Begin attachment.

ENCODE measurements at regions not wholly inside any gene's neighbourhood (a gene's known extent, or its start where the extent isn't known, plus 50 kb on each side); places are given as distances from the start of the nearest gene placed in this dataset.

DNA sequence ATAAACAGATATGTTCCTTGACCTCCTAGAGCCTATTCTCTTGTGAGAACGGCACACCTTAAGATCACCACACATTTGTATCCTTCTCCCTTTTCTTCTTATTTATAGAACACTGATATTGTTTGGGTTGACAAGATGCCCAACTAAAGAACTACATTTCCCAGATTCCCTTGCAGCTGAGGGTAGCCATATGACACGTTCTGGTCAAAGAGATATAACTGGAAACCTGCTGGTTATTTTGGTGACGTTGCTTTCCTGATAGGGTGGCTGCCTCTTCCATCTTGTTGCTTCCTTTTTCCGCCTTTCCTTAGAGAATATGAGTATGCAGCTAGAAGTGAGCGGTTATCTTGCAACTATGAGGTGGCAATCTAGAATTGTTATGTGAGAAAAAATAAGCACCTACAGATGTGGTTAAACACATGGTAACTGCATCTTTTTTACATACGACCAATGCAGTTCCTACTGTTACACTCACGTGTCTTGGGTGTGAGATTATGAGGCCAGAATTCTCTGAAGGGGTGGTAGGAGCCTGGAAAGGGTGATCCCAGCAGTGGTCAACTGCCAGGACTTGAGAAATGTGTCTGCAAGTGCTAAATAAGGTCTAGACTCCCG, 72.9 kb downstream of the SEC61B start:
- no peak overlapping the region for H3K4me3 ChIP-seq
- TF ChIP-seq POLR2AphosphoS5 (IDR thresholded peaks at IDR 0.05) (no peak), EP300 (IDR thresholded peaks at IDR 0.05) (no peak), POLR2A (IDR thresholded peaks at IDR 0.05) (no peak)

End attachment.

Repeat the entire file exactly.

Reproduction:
ENCODE measurements at regions not wholly inside any gene's neighbourhood (a gene's known extent, or its start where the extent isn't known, plus 50 kb on each side); places are given as distances from the start of the nearest gene placed in this dataset.

DNA sequence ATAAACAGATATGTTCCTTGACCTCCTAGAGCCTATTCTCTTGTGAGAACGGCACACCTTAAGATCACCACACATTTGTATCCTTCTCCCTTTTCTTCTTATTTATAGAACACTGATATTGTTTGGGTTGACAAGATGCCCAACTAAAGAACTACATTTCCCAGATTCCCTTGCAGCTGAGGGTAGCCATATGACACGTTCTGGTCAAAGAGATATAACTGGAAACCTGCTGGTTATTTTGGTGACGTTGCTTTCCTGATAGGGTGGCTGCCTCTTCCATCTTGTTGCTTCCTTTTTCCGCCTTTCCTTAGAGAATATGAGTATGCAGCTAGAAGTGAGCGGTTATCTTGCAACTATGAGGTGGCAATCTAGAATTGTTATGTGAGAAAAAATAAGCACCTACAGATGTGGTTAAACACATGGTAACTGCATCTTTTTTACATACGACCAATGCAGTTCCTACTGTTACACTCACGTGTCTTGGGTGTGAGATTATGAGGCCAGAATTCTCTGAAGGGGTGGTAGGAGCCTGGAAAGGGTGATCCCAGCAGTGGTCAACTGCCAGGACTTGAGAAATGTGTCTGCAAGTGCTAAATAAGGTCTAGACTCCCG, 72.9 kb downstream of the SEC61B start:
- no peak overlapping the region for H3K4me3 ChIP-seq
- TF ChIP-seq POLR2AphosphoS5 (IDR thresholded peaks at IDR 0.05) (no peak), EP300 (IDR thresholded peaks at IDR 0.05) (no peak), POLR2A (IDR thresholded peaks at IDR 0.05) (no peak)